Reddy and Retnakaran agreed that microvascular risks associated with lowering A1C levels need more attention.

When asked to comment on her specific experiences with the geriatric population, Feit said that the impact of hypoglycemia on cognitive function needs attention. Additionally, polypharmacy is an extremely important issue in the elderly, “If you look at the population that I serve clinically, they’re nearly always on more than 6 drugs—with the side effects and with the drug interactions and with those risks.” Adding another drug into their regimen can cause problems, she said, making it important to consider the risk-to-benefit ratio.

The elderly with renal impairment cannot be administered metformin (which is usually the first therapy given), may not be able to stick to specific meal times (which is important for those on hyperglycemia), or may experience drastic weight fluctuations (which would necessitate dose adjustment). Complicated patients like these need a personalized regimen, she said. “You need to reassess them for their cognitive status, for their risk of hypoglycemia, and along with their caregiver, get the A1C down as low as you can and be safe.”

Scanlon argued that considering all of these issues, a single pill with a fixed-dose combination seems an ideal choice. Retnakaran agreed, but pointed to the lack of evidence on that front. Reddy said that most fixed-dose studies are industry sponsored, and purport to show benefit over existing drugs. Very few long-term studies to evaluate improved adherence with these agents have been conducted, and increased adherence has only been presumed, he said. “Simplifying [treatment regimens] has to be patient-centric, and anything to make it simpler—once a day [pills], reminder systems, etc—will certainly make the efficacy better.”

Turchin warned about the risk of such combination therapies: if a confused patient takes 2 tablets instead of 1, it would double their dose of those medications and greatly increase the risk of hypoglycemia.

When Scanlon introduced the idea of a polypill, Reddy noted that multiple studies with a “superpill” are being conducted in India and the United Kingdom. “There are some data [indicating] that if you put someone on that combination of antihypertensive, ACE [angiotensin-converting enzyme] inhibitor, a little bit of aspirin, diabetes pills, and a statin, you’ll get more patients to target than otherwise,” said Reddy. Turchin agreed with the idea of a superpill, and said it might even present a cost benefit. Feit emphasized, however, the need for evidence that a cost benefit is likely.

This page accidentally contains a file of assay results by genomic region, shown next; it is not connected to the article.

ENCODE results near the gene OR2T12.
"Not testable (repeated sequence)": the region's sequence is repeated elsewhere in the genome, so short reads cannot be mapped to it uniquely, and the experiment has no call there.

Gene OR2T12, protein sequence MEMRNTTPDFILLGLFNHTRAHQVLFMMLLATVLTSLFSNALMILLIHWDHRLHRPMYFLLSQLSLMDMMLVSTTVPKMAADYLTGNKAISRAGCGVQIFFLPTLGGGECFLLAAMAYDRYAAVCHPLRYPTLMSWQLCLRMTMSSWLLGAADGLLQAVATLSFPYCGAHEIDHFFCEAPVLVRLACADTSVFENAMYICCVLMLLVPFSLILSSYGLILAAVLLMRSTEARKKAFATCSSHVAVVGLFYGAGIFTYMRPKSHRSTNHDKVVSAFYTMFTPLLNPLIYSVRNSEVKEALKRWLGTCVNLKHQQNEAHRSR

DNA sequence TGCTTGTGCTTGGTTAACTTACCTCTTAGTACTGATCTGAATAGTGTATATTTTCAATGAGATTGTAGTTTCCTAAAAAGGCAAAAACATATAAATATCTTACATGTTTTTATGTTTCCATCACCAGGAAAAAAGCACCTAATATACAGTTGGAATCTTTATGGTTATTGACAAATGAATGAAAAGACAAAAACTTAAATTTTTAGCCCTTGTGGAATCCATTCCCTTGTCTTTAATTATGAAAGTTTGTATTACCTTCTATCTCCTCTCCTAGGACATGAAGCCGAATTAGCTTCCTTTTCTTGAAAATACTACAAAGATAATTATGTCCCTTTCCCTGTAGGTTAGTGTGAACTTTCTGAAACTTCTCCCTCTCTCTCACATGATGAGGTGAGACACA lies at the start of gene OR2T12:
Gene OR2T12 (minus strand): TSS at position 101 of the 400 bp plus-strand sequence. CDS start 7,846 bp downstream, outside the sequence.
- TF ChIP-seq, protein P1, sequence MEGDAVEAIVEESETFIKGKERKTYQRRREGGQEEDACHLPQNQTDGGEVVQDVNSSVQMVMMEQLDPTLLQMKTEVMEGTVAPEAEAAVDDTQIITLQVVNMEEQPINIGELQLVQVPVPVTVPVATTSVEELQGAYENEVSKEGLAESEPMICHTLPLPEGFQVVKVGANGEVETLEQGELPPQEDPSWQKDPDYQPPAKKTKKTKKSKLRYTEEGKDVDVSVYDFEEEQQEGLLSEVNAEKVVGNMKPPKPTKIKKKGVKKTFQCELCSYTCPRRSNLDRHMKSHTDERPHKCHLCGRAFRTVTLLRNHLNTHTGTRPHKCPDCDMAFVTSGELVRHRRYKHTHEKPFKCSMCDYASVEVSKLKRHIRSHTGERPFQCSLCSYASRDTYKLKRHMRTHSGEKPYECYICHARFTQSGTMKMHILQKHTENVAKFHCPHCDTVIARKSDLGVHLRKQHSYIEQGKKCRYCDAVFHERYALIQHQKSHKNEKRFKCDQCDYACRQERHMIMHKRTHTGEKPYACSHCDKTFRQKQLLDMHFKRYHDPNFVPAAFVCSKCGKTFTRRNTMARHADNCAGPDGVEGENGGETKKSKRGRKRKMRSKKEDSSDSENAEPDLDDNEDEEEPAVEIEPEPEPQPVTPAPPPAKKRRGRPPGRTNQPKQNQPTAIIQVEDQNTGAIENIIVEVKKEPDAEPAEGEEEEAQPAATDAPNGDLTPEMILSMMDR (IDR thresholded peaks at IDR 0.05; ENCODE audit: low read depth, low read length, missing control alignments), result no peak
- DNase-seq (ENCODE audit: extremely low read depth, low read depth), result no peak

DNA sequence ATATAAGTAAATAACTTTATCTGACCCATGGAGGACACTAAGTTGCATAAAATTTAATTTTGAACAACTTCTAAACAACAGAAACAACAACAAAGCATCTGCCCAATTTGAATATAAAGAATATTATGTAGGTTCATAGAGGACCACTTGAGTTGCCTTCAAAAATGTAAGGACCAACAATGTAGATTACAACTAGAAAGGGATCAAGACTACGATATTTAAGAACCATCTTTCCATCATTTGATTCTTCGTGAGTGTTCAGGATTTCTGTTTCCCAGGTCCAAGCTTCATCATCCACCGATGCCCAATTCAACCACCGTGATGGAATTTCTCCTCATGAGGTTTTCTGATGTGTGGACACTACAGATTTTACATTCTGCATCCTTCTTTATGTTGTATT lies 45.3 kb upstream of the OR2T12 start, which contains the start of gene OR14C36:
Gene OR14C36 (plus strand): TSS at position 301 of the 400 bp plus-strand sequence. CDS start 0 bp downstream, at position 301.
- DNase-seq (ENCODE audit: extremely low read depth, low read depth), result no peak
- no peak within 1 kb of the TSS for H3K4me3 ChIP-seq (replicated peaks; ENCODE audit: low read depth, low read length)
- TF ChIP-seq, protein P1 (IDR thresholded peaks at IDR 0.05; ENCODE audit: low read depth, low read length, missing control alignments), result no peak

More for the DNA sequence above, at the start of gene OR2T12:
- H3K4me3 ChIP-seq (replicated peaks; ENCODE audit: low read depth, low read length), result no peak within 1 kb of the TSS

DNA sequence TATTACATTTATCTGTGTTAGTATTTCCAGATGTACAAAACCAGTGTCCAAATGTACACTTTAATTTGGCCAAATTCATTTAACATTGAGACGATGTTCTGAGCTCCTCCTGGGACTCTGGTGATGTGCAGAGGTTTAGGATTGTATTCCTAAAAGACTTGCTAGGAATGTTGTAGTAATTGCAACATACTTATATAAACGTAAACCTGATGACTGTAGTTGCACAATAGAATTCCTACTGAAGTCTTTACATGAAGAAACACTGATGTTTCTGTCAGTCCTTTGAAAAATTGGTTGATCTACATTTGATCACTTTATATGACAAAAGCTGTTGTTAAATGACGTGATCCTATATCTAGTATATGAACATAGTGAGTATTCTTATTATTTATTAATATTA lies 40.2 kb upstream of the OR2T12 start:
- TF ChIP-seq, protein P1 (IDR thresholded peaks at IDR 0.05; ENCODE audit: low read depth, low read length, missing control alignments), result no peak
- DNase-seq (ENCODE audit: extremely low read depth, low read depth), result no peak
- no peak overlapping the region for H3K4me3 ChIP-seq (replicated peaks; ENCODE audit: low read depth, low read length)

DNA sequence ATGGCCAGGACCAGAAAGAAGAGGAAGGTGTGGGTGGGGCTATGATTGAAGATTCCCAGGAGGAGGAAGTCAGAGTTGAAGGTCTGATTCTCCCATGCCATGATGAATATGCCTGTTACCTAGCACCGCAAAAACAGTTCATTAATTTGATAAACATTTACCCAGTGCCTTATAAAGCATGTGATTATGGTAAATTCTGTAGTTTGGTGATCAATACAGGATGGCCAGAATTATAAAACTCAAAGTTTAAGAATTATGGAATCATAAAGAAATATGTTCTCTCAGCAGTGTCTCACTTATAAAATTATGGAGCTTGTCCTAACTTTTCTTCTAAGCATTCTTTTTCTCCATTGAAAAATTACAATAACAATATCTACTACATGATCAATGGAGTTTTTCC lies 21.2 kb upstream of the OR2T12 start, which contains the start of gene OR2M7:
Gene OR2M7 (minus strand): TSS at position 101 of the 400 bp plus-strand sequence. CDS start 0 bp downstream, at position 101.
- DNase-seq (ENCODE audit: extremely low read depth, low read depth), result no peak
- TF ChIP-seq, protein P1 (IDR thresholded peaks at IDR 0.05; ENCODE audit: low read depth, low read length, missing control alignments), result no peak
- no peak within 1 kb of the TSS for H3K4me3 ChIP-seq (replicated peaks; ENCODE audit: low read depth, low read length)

Scanlon then played the devil’s advocate and asked: When one talks about tailored treatment for a patient, “Does a polypill really make sense? What kind of study might you use to provide the evidence?” In response, Reddy said that trying each drug individually to arrive at a safe combination that could be individualized for the patient would be an ideal tactic. “That has been my approach in the situations where we do have a combination pill at our disposal,” said Retnakaran. Turchin agreed, saying that he follows the same rule for titrating the medications individually in his clinic to evaluate a patient’s tolerance, before switching to a fixed-dose combination.

However, Turchin and Feit both pointed out that managing adverse reactions in these patients is complicated because it is difficult to pinpoint the source of the problem. “A sequential approach, at least to begin with, does allow you to determine which side effect is due to which medication,” said Feit.

All the panelists agreed on at least 1 point: that the decision-making process should be patient-centric and should consider the patient’s goals.